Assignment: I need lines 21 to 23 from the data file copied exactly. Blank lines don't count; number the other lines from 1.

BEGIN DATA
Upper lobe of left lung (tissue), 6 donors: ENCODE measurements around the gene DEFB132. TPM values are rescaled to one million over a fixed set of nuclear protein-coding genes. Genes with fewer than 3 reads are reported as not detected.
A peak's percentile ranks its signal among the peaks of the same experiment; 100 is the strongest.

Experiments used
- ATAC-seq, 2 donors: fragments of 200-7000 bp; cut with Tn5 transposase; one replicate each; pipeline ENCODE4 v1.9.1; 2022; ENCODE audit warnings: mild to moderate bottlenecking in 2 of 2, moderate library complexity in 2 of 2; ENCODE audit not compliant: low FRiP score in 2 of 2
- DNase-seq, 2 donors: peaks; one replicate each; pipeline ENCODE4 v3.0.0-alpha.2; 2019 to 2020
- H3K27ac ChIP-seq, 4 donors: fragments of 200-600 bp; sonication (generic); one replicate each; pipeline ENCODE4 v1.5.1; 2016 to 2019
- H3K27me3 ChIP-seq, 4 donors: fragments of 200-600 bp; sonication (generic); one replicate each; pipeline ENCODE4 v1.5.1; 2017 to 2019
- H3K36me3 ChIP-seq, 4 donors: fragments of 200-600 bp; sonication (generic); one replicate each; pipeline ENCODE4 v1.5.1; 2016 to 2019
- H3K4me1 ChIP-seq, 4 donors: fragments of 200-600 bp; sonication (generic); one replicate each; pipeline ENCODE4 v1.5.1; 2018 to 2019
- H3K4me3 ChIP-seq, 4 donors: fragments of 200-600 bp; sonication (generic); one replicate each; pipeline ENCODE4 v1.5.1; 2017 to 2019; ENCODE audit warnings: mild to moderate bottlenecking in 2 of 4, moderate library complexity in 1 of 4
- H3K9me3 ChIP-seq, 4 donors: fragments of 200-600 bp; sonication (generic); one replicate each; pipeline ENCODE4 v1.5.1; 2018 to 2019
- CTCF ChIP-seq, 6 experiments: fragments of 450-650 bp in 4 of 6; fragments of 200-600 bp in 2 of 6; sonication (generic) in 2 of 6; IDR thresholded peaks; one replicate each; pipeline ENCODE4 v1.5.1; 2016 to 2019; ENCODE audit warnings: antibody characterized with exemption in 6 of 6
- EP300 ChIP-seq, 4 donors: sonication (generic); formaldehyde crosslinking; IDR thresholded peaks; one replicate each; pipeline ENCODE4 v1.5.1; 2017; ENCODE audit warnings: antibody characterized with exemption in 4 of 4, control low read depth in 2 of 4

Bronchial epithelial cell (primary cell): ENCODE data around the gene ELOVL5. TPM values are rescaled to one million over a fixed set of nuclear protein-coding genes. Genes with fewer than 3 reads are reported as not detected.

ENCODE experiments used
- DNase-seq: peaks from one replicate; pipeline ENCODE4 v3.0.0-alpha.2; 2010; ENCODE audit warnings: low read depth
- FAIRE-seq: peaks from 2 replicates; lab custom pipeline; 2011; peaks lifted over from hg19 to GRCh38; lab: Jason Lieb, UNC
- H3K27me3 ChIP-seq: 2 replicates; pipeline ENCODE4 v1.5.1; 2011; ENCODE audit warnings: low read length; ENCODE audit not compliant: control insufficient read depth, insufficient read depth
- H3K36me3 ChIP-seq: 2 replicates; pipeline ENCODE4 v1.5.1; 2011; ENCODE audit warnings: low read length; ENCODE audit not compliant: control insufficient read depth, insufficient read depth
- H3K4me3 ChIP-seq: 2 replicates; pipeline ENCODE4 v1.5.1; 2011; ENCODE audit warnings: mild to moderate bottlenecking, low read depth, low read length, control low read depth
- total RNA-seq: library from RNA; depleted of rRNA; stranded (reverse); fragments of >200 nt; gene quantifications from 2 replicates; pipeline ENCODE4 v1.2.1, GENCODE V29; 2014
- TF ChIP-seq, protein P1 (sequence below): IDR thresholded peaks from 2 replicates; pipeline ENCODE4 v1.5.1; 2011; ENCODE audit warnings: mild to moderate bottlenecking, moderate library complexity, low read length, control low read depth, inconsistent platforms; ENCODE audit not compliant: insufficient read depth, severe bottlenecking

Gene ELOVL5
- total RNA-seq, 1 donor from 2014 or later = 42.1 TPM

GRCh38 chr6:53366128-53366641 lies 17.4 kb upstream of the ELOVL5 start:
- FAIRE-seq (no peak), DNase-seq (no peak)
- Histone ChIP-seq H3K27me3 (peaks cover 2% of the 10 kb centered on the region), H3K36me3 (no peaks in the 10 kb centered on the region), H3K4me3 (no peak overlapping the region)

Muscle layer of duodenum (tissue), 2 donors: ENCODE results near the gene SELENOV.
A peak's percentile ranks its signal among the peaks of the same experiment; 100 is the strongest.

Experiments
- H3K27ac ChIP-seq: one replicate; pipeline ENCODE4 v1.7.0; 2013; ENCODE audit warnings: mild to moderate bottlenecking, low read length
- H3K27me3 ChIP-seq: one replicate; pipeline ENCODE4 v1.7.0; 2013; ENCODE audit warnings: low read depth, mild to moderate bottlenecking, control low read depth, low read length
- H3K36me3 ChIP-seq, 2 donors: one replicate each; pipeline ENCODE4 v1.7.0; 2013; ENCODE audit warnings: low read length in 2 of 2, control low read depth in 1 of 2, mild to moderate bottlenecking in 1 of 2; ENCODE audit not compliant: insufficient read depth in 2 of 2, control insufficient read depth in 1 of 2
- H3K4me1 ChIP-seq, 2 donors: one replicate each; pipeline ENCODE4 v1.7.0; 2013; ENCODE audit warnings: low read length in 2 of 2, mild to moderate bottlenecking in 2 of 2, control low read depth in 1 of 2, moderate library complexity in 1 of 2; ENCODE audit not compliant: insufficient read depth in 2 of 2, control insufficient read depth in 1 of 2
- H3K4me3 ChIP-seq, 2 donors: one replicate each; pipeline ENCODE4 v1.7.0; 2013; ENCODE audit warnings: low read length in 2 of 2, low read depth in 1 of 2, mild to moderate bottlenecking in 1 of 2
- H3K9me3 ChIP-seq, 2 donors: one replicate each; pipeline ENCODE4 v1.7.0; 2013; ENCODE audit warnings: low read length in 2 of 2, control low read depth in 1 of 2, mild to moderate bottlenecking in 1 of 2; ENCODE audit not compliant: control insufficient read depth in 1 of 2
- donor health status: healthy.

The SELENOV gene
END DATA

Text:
- total RNA-seq: library from RNA; depleted of rRNA; stranded (reverse); fragments of >200 nt; gene quantifications from 2 replicates; pipeline ENCODE4 v1.2.1, GENCODE V29; 2014
- TF ChIP-seq, protein P1 (sequence below): IDR thresholded peaks from 2 replicates; pipeline ENCODE4 v1.5.1; 2011; ENCODE audit warnings: mild to moderate bottlenecking, moderate library complexity, low read length, control low read depth, inconsistent platforms; ENCODE audit not compliant: insufficient read depth, severe bottlenecking

Gene ELOVL5